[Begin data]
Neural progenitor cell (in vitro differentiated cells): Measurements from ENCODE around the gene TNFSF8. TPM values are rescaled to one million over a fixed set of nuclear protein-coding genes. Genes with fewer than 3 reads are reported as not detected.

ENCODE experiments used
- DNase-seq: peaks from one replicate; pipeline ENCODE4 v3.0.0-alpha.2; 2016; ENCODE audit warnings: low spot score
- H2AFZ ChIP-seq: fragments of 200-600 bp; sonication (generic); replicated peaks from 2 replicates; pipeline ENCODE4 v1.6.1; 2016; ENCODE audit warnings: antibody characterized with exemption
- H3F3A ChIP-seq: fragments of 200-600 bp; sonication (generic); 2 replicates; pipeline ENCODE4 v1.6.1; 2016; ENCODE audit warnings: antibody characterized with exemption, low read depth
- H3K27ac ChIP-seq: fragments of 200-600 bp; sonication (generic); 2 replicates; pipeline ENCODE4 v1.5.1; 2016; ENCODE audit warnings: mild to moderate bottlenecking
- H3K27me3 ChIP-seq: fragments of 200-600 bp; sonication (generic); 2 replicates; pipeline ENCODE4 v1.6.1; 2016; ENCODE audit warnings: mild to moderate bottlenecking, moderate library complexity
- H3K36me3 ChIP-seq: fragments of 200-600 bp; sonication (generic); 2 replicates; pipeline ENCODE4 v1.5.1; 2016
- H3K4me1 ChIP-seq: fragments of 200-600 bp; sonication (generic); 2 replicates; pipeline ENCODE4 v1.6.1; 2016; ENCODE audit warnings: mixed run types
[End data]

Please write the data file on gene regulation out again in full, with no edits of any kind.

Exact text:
Neural progenitor cell (in vitro differentiated cells): Measurements from ENCODE around the gene TNFSF8. TPM values are rescaled to one million over a fixed set of nuclear protein-coding genes. Genes with fewer than 3 reads are reported as not detected.

ENCODE experiments used
- DNase-seq: peaks from one replicate; pipeline ENCODE4 v3.0.0-alpha.2; 2016; ENCODE audit warnings: low spot score
- H2AFZ ChIP-seq: fragments of 200-600 bp; sonication (generic); replicated peaks from 2 replicates; pipeline ENCODE4 v1.6.1; 2016; ENCODE audit warnings: antibody characterized with exemption
- H3F3A ChIP-seq: fragments of 200-600 bp; sonication (generic); 2 replicates; pipeline ENCODE4 v1.6.1; 2016; ENCODE audit warnings: antibody characterized with exemption, low read depth
- H3K27ac ChIP-seq: fragments of 200-600 bp; sonication (generic); 2 replicates; pipeline ENCODE4 v1.5.1; 2016; ENCODE audit warnings: mild to moderate bottlenecking
- H3K27me3 ChIP-seq: fragments of 200-600 bp; sonication (generic); 2 replicates; pipeline ENCODE4 v1.6.1; 2016; ENCODE audit warnings: mild to moderate bottlenecking, moderate library complexity
- H3K36me3 ChIP-seq: fragments of 200-600 bp; sonication (generic); 2 replicates; pipeline ENCODE4 v1.5.1; 2016
- H3K4me1 ChIP-seq: fragments of 200-600 bp; sonication (generic); 2 replicates; pipeline ENCODE4 v1.6.1; 2016; ENCODE audit warnings: mixed run types